Cancer remains second leading cause of death, after cardiovascular diseases. Efforts to understand cancer at the molecular level have led to the emergence of many new disciplines at the interface of chemistry and biology. The discovery of new molecular targets and new molecular entities which can modulate the molecular functions, combined with the advent of enabling technologies for early diagnosis and disease progression, as well as better drug delivery vehicles, create a new hope for the treatment of most cancers, if not all, in the near future. The eBook entitled “Frontiers in Anti-Cancer Drug Discovery”, is an excellent show case of the various approaches the researchers are undertaking to address the issue of cancer prevention and treatment. All chapters, with the exception of chapters 2 and 3, address a distinct issue and provide research based solutions.
Chapter 1 contributed by Michael Luis and Ramon Andrade de Mello, reviews the importance of human epidermal growth factor receptor 2 (HER2) as a potential target for the treatment of the second most common cancer type, gastric cancer. The authors support their hypothesis of HER2 as an important target for drug discovery and development by numerous studies, conducted in recent past. HER2 and its role in gastric cancer progression and development of resistance against cancer chemotherapies are presented in a reader friendly manner.
Chapter 2 and 3 contributed by Mohammad F. Ullah et al., and Priya Batra et al., respectively, highlight the importance of natural products in cancer chemoprevention and treatment. Chapter 2 provides an excellent overview of scientific and clinical studies conducted on cancer’s preventive role of dietary phenolics. They have mentioned the examples of various well known plant phenolic constituents, obtained from fruits and dietary herbs, and describe their chemopreventive role by modulating the essential cellular pathways involved in cancer proliferation and metastasis. In chapter 3, the authors have also focused on a class of plant phenolics, flavonoids of dietary origin and reviewed their possible action in the prevention and treatment of various cancers. Interactions of plant-based flavonoids with proteins and other dietary components are also reviewed.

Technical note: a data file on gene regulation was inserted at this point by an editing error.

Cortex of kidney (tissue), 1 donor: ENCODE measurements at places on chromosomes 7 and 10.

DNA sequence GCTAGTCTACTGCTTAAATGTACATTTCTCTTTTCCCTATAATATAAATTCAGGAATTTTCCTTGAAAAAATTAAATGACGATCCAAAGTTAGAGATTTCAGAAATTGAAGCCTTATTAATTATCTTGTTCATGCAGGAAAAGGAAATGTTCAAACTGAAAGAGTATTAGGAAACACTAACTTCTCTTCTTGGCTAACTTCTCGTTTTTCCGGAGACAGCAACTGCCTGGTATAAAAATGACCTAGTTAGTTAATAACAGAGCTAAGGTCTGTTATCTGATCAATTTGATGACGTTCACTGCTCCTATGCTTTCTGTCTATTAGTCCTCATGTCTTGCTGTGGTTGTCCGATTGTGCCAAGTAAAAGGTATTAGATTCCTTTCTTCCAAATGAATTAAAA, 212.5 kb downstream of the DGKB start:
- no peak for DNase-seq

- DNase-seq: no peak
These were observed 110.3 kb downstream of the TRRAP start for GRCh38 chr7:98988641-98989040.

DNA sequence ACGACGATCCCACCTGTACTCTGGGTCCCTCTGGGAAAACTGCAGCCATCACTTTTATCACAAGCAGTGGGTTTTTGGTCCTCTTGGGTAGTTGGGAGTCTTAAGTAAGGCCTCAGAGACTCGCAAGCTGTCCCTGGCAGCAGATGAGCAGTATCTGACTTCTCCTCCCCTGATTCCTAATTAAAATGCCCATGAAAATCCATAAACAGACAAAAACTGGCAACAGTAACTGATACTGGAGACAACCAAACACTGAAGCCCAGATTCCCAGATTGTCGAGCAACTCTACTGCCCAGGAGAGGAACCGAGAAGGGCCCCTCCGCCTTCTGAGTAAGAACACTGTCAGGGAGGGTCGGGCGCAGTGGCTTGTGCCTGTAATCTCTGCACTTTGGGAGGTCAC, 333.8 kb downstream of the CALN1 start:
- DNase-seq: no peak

Chapter 4 contributed by Milos Dokmanovic et al., focuses on an emerging class of therapeutics, anti-body drug conjugates (ADC). The authors have taken a holistic view of the topic by describing the history, current status of development and future prospects. These recent developments have made it possible to use ADC as serious candidates for cancer treatment. The results of recent clinical trials and synthetic strategies to develop novel ADCs have also been nicely described in this chapter.
Mireia Agirre et al., in chapter 5 address the potential and prospects of virotherapy against cancer. This new approach, though it has suffered from a lot of technical hurdles, now appears to be practical and promising. Specially interesting is the fact that synthetic viruses have the capacity to manipulate aderoviruses to target cancer cells. This makes the field scientifically exciting and therapeutically promising.
Chapter 6 by Rohit Mathur et al., identifies peptidyl-prolyl isomerase PIN1 as a novel target for cancer treatment. PIN1 up-regulation in tumor cell and its role in protein post phosphorylation events makes it an attractive target for drug discovery. PIN1 inhibitors as anti-cancer agents and as adjuvants deserve special attention.
Sean M. Lawless et al., review the details of molecular cascade involved in the glioblastoma invasion in chapter 7. Glioblastoma is among the deadliest of human cancers with an amazing tendency to invade other regions of the brain. The authors have reviewed the molecular mechanisms involved in glioblastoma invasion and identified numerous molecular targets for possible drug development.
Last but not least, chapter 8 contributed by Georgi Ts. Momekov et al., reviews an exciting development in drug delivery. The use of nanopharmaceutical agents holds great promise. Drug delivery vehicles with nanoparticles not only have improved therapeutic indices but also improved stability and solubility and lower toxicity associated with cancer chemotherapy.
This delightful feast of well written scientific articles on topics of general relevance, makes this book a “must to read” for practitioners, scientists, and students. We must thank the contributing authors for making this volume an important treatise of scientific knowledge. We are also profoundly grateful to the editorial staff, particularly Mr. Mahmood Alam (Director Publication) and Ms. Hira Aftab (Assistant Manager) for their hard work and persistent efforts.
Prof. Atta-ur-Rahman, FRS
University of Cambridge
Prof. M. Iqbal Choudhary
H.E.J. Research Institute of Chemistry
University of Karachi